As an advantageous development of the invention, the strand is arranged concentrically in the plastic rod.
Each strand may consist of monofilaments of different materials or of a single material. The individual monofilaments of the strand may have the same or different cross-sectional areas. The physical properties of the stiffening core can also be modified by this feature.
The cross-section of the monofilaments may be circular, or may be of other design, e.g., multilobal, or in the shape of a Y, as from some processes of spinning multifilament yarns. The strand may be twisted or braided. It may be made in left-hand or right-hand lay.
Advantageously, the strand consists of monofilaments of a non-rusting material, preferably steel wires.
The plastic rod may consist of a plurality of plastics, or it may be manufactured from a single plastic material.
The stiffening core can be used as a guide bar for a catheter to be introduced into body cavities if a highly flexible tip of plastic is firmly connected to the insertion-end of the plastic rod. The tip may be solid or hollow in the form of a pipe nipple. It should be securely joined to the plastic cladding of the strand. In this design, the stiffening core for a catheter tube constitutes a low-cost guide element suitable for single use for the positioning and position correction of catheters. With this stiffening core of defined stiffness, having a highly flexible tip, obstacles in the course of curved body cavities, in particular in veins, not otherwise passable, can be overcome and incorrect or misguided positions can be corrected, with the potentiality of exact control by means of an x-ray monitor.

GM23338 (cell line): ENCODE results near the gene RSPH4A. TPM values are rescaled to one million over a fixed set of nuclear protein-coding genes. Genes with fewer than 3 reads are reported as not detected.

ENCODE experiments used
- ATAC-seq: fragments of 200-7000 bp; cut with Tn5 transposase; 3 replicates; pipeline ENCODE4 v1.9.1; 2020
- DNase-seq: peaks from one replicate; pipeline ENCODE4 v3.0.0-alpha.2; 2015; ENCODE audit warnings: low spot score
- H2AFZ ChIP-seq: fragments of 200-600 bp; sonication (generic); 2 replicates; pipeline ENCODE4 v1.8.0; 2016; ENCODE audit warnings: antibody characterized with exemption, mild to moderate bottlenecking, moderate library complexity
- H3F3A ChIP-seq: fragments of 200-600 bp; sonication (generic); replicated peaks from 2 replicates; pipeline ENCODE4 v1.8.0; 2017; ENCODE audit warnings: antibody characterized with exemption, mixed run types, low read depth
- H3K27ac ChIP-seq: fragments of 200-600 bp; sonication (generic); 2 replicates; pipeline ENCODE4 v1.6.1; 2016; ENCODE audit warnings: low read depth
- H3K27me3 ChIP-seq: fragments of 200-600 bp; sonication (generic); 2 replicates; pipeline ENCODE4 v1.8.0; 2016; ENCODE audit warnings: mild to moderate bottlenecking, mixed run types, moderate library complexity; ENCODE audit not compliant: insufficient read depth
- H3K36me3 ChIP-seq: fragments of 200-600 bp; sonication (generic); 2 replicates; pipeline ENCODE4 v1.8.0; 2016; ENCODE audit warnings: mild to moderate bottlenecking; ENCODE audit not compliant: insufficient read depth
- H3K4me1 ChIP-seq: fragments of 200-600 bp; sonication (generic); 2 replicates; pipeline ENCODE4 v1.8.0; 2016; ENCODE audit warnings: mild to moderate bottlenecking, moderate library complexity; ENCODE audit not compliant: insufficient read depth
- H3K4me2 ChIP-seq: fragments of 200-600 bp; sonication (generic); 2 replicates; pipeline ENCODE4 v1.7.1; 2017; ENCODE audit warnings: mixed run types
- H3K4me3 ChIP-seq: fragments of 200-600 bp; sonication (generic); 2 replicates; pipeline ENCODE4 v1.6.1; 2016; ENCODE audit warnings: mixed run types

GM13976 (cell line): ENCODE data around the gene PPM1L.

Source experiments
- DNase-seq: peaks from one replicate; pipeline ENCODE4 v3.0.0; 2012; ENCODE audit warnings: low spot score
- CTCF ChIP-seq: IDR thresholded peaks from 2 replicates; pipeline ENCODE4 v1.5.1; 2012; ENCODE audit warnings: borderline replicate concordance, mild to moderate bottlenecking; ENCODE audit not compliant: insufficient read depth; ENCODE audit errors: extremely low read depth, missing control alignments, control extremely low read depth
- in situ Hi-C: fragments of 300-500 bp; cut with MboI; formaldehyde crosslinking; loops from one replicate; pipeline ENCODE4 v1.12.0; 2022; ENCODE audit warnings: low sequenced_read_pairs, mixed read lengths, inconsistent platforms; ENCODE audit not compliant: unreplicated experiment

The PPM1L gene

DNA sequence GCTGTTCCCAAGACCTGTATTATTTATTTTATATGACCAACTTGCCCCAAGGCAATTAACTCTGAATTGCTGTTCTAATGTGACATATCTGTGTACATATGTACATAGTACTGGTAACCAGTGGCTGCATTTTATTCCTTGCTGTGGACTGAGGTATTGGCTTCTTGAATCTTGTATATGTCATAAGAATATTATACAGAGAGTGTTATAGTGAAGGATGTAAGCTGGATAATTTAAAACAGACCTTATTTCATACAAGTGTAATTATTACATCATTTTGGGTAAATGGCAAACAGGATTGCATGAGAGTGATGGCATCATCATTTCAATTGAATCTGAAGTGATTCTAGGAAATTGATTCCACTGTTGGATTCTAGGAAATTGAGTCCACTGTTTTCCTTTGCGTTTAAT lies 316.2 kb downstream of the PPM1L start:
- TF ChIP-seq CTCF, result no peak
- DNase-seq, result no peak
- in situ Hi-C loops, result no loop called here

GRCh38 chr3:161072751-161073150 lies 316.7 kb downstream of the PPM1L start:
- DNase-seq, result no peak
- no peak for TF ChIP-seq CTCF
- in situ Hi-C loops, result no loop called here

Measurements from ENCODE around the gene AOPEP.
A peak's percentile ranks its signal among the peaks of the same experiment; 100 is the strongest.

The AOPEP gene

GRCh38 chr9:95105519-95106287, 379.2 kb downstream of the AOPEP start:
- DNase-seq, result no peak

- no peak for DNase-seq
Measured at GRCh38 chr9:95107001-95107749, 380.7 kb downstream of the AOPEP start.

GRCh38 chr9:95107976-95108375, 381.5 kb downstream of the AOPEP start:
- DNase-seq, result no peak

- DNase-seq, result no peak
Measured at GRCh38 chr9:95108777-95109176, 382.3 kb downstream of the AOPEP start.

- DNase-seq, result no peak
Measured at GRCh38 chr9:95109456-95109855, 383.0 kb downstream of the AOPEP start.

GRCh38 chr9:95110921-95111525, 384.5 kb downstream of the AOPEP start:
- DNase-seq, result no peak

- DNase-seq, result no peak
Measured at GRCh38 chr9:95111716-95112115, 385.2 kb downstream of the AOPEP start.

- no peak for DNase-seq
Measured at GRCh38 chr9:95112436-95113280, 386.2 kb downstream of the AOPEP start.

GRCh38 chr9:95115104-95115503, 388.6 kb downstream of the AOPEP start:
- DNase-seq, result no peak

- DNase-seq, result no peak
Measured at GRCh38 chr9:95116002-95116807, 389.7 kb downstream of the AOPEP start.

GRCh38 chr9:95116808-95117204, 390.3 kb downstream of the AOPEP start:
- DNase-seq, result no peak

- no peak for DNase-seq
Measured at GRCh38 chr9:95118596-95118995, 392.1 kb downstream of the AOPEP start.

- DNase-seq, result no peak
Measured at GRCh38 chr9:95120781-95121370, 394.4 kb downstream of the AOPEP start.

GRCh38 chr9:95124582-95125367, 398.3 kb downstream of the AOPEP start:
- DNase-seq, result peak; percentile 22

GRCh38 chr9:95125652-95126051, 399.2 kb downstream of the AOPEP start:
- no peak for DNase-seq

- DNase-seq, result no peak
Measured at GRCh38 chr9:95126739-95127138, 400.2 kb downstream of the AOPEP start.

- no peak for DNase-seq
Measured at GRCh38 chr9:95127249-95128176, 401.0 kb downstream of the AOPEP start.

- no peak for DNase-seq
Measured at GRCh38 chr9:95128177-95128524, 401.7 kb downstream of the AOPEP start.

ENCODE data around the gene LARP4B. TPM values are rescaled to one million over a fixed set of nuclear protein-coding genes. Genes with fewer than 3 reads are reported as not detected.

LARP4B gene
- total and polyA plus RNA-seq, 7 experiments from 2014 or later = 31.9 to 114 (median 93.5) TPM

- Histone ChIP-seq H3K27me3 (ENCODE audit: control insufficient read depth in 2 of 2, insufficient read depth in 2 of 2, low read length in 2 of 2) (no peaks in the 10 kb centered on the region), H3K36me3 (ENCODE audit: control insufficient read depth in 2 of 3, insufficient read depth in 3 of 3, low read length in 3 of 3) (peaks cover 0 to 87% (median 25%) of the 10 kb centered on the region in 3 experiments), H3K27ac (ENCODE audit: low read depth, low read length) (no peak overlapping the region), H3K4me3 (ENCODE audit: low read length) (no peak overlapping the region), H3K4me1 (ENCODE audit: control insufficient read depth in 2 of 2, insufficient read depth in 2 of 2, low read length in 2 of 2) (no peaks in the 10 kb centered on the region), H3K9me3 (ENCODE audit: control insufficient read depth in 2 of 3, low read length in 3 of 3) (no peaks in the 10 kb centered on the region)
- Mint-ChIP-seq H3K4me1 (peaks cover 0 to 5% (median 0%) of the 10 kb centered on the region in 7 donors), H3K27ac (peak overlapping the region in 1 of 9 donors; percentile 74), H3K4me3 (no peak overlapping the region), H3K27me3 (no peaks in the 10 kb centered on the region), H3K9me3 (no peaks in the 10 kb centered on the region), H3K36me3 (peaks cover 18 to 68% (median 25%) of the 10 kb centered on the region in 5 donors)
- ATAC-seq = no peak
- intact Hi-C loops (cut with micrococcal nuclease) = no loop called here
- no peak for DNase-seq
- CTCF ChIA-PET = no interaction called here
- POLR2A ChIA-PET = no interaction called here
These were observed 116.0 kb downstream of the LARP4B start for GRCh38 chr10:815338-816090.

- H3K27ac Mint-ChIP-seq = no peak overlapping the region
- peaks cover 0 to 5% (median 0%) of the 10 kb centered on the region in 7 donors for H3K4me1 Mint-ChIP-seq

An embodiment of the invention is illustrated schematically in the drawings, in which -
FIG. 1 is a transverse section of the stiffening core;
FIG. 2 is a longitudinal section of a catheter with a stiffening core; and
FIG. 3 is a transverse section along line 3--3 of FIG. 2.
The stiffening core 1 for filling, in slideable engagement, the lumen of a catheter tube 5, in particular of a venous catheter 6, consists of a plastic rod 2 of suitable material, for example, polyethylene, poly-tetrafluoro-ethylene or polyurethane, which counteracts blood coagulation. The plastic may contain an x-ray contrast substance. The stiffening core 1 has a circular cross-section, and in its center is a non-tearing (i.e., high tensile strength) and resilient strand 3 fixedly embedded in the rod 2. The strand 3 comprises a plurality of monofilaments 4. In the embodiment depicted, the diameter of the monofilaments 4 is uniform. The strand 3 consists preferably of steel wires, so that they improve the projection on an x-ray screen of the position of stiffening core 1 and hence of the catheter tube 5 surrounding it. Thus, strand 3 imparts high tensile strength and resilience to the stiffening core 1. This has the advantage of preventing the breaking of the stiffening core, especially when the plastic rod 2 comprises a large fraction of an x-ray contrast substance; and also furnishes stiffening core 1 with good guiding properties during insertion into curved body cavities.